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The thru hole in the back is slightly off center to the loading gate side.

I had always assumed that the thru hole was centered on these hammers, however after looking at a few hammers of different vintages I discovered that the hole is slightly offset. Just noticed this by accident and thought I would share the observation.
 

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Hey there Weagle;

That's interesting. I just calipered all mine and the measurement on the right is 2.83 mm and on the left it's 2.9 Not very much at all.

I wonder why this is so.

Bud



The thru hole in the back is slightly off center to the loading gate side.

I had always assumed that the thru hole was centered on these hammers, however after looking at a few hammers of different vintages I discovered that the hole is slightly offset. Just noticed this by accident and thought I would share the observation.
 

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For those of us who might not be so well educated on the subject, would you kindly explain the purpose of the hole?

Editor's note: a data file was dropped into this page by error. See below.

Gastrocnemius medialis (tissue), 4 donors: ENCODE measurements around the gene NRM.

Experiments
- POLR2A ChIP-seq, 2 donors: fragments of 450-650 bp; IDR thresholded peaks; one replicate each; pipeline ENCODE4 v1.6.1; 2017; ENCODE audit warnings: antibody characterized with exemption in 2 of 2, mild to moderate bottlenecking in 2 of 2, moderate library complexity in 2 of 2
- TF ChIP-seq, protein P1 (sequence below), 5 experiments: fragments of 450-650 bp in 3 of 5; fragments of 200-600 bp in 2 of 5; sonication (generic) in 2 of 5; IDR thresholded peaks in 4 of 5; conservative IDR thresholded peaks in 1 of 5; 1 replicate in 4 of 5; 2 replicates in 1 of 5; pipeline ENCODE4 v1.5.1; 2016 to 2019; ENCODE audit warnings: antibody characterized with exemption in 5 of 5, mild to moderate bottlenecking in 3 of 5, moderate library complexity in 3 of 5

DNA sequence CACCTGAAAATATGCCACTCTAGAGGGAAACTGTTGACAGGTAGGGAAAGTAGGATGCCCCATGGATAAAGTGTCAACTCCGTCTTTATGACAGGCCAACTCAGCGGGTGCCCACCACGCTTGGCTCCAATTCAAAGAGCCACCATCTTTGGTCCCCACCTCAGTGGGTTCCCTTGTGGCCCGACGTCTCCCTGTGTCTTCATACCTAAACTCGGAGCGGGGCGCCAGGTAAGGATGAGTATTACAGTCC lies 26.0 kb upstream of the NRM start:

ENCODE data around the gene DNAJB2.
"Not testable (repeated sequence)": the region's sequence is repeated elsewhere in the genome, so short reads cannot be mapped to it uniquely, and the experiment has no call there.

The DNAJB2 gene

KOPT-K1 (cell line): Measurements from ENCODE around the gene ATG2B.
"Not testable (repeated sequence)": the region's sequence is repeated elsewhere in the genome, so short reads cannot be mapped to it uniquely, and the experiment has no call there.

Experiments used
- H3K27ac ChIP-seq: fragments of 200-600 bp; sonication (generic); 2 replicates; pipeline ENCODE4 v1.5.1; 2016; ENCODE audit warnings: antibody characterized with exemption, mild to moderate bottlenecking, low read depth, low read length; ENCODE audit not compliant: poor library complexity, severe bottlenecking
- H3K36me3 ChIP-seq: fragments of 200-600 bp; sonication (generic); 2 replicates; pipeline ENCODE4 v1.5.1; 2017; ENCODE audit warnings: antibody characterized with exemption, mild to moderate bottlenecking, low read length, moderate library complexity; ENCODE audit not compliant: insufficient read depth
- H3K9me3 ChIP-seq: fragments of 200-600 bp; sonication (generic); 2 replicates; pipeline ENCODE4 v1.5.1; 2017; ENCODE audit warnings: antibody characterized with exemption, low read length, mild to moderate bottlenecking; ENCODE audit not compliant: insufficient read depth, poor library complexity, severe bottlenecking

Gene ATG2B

Bob Wright
 

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It is there, after removing the retaining pin, to drive the firing pin from the hammer by inserting a punch in the hole and knocking the FP out. This was necessary with the fixed pin hammers. When they went to a floating firing pin there was no need for force to remove the pin so the hole was eliminated from the back of the hammer. Regards
 

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It is there, after removing the retaining pin, to drive the firing pin from the hammer by inserting a punch in the hole and knocking the FP out. This was necessary with the fixed pin hammers. When they went to a floating firing pin there was no need for force to remove the pin so the hole was eliminated from the back of the hammer. Regards
Thank you for that. Pretty obvious the way you explain it, but then I don't have one of those at hand.

Bob Wright
 
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